Skip to comments.Prehistoric Disaster: An Alpine Pompeii from the Stone Age
Posted on 10/11/2008 1:51:16 PM PDT by SunkenCiv
The people of the Mondsee Lake settlement were apparently relatively advanced within this cultural group. They had metallurgical skills, which were rare in Europe. They cleverly searched the mountains for copper deposits, melted the crude ore in clay ovens and made refined, shimmering red weapons out of the metal. In dugout canoes... they paddled along the region's river networks and sold their goods in areas of present-day Switzerland and to their relatives on Lake Constance. Even Otzi the Iceman had an axe, made of so-called Mondsee copper.
At approximately 3200 B.C., says Binsteiner, the master blacksmiths were struck by a "devastating natural disaster." The event began with a muffled cracking noise. Then a cliff 150 meters (492-foot) tall and five kilometers (3.1 miles) long broke off on the southern shore of Mondsee Lake and plunged into the water...
In 1872, the lake dwelling was discovered in shallow water and crudely dug up with long excavator shovels. More than 10,000 artifacts were uncovered. They are among the finest relics of the Neolithic Age. The site was already remarkable for the weapons discovered there, including 595 stone hatchets, cudgels and studded battleaxes, 451 arrowheads along with a dozen hatchets and six daggers made of copper. In the Neolithic Age, these metal tools were such sought-after status symbols that they were even beyond the reach of many a tribal leader... The countless charred fruits found in the mud beneath the settlement are yet another sign that it came to an abrupt end. They include blackened, hard hazelnuts, ears of grain and even pieces of apples, all of them extremely well preserved, because they were quickly deprived of oxygen.
(Excerpt) Read more at spiegel.de ...
Villages on stilts used to be spread out all over the fringes of the Alps in prehistoric times. [NASA / DER SPIEGEL]
Nola: A Prehistoric "Pompeii"To date, five Bronze Age villages have been found near Vesuvius. "Obviously there were more," said Stefano de Caro, director of the Naples Archaeological Museum. "This shows how densely settled the area was even in prehistoric times." But de Caro also noted that the Nola site is by far the most complete Bronze Age village yet found: "This is the first time [in Italy] we have found everything together: the dead, dwellings, crafts, customs, food."
by Judith HarrisBronze-Age VeniceThere is evidence of stilt houses and drainage systems, and the settlements' small islets are separated by artificial canals whose edges were strengthened with vertical logs later replaced by squared timbers... The islets, joined by bridges, may have eventually been home to as many as 2,000 people and were enlarged several times over the centuries to accommodate the community's growing population. The remains of wooden huts, stands for dugout canoes, furnishings, as well as evidence of bronze and perhaps amber working, have also been found. The site was abandoned during sixth-century floods and mudslides, and scholars say it is possible that the deserters of Poggiomarino were, in fact, the founders of Pompeii.
by Jarrett A. Lobell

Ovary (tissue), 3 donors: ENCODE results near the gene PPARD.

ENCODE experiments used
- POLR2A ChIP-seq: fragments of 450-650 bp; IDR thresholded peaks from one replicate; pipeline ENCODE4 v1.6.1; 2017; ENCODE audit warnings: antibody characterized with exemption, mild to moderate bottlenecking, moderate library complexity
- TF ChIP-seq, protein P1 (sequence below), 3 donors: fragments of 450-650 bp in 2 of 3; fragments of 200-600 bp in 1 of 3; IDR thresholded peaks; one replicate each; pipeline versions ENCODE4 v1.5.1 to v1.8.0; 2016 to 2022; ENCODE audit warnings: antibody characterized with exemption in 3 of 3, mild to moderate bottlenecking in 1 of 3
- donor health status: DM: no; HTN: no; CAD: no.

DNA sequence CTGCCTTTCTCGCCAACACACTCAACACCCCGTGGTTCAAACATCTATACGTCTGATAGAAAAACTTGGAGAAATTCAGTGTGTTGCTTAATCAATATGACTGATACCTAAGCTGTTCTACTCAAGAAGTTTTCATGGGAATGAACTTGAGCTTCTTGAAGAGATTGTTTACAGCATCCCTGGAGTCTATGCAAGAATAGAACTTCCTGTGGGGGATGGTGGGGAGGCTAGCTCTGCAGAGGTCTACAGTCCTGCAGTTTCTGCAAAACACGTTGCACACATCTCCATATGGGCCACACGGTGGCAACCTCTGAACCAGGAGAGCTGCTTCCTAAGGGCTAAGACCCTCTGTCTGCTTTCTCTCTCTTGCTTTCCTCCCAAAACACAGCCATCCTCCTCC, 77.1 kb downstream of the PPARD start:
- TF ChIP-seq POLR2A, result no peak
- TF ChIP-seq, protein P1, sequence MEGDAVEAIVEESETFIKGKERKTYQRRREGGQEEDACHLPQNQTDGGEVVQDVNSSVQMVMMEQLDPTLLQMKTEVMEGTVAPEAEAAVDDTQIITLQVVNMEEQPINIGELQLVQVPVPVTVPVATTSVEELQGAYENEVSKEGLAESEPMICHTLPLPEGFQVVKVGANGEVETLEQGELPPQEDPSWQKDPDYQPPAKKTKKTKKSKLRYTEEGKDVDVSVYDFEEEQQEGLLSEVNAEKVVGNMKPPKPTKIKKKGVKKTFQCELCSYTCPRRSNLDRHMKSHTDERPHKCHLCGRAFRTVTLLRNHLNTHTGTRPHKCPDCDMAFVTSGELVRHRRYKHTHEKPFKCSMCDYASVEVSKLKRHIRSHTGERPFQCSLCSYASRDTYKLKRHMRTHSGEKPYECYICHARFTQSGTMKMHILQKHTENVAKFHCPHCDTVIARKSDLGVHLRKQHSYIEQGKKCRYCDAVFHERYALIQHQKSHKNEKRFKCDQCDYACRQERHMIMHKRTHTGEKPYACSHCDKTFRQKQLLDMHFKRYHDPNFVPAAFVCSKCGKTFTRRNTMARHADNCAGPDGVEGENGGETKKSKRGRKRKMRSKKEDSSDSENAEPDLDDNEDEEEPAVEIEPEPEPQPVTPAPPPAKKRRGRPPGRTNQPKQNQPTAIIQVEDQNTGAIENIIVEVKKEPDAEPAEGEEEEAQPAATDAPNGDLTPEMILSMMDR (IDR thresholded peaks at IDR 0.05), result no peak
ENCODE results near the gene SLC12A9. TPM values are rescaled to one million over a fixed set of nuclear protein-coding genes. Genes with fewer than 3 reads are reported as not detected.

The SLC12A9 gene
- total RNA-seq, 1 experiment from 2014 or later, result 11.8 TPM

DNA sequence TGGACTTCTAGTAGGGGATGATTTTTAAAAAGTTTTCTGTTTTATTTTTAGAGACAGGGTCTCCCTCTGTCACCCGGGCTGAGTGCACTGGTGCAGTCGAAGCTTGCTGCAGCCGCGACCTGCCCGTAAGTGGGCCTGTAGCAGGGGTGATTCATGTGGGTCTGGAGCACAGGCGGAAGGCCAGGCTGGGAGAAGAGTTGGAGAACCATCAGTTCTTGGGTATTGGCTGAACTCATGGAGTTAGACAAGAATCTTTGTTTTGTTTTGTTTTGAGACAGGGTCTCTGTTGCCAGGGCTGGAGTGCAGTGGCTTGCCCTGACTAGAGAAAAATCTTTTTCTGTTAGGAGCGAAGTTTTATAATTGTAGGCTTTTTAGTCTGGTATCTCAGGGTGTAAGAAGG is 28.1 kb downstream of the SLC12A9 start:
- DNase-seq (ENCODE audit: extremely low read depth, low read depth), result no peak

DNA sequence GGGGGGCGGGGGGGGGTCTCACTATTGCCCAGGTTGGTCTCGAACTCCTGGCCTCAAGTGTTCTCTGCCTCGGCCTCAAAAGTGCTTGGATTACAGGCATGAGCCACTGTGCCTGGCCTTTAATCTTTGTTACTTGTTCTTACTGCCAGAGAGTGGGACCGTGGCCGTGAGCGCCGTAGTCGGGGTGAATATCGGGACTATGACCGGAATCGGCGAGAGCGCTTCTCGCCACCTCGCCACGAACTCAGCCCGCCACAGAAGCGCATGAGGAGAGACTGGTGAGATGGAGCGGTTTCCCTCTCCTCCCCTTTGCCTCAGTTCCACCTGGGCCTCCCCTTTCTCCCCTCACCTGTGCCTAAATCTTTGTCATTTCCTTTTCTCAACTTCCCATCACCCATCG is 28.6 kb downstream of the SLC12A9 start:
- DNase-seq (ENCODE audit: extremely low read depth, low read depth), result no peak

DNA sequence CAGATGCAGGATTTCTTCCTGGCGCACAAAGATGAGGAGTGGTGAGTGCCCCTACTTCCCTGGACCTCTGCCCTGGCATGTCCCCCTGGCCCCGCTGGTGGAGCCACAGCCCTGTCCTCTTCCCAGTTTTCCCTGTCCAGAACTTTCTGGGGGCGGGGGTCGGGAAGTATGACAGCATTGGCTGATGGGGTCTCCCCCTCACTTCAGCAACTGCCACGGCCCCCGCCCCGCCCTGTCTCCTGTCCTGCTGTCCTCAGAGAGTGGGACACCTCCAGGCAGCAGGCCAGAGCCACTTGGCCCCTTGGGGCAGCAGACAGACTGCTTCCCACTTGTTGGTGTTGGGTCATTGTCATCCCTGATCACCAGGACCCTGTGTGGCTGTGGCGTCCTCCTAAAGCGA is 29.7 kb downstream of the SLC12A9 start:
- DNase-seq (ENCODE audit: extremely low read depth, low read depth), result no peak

July/August 2002Move Over, Pompeii"Since Nola is only 7.5 miles from the volcano, people probably did not have time to pack before the eruption, and left behind cooking utensils, drinking cups, hunting tools, a hat decorated with wild boars' teeth, and a pot waiting to be fired in the kiln... So far no human remains have been found at Nola -- only several footprints preserved in the mud -- but scholars believe the skeletons of a Bronze Age man and woman discovered nearby about five years ago may be associated with the prehistoric eruption as well."
by Jarrett A. Lobell
Volume 55 Number 2Bronze Age VillageA prehistoric village has been uncovered near Pompeii, more than 3,500 years after it was buried by Mount Vesuvius as the Roman city was centuries later. Experts called the find at Nola, near Naples, "sensational" and said the site could be the world's best preserved early Bronze Age village. The site is north of both Pompeii and Vesuvius, and suggests that the community was thriving when it was surprised by the eruption. Wooden structures in the village were destroyed by the heat but the mud that filled the buildings created a natural mould of everything they contained. Archaeologists believe that a man and a woman whose skeletons were dug up five years ago had been trying to escape from the village during the eruption.
Thursday 29 November 2001
To all -- please ping me to other topics which are appropriate for the GGG list.
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It doesn’t matter how often you post this...my German is not that good...
” A cliff 500’ x 3 miles crashed into the Mondsee”
The original bank crash occured in Switzerland, how appropriate.
Copper Age began earlier than believed, scientists say
Monsters and Critics | Tuesday, October 7, 2008 | Deutsche Presse-Agentur
Posted on 10/11/2008 2:14:49 PM PDT by SunkenCiv
Hey, my English isn’t even *that* good, I mean well, I mean, whatever...
You post, you needa maybe learn howda post American. Mebbe.
Shows up beautifully in Google Earth..
Are you following me? If so, I can show you “something spectacular”.
Why would I follow you?
Do you have some dark chocolate?
How about milk chocolate?
That would be me....
Paint me happy!
Got a bottle of Scotch and
a room with a spectaculsr view
I could be persuaded to pop the cork for an alternate worthy occasion...
Hmmm...what city is that?
J&B Rare? No Chevas?
(Here's hoping his sucessor is not nearly as anal retentive...)
Or as stupid.
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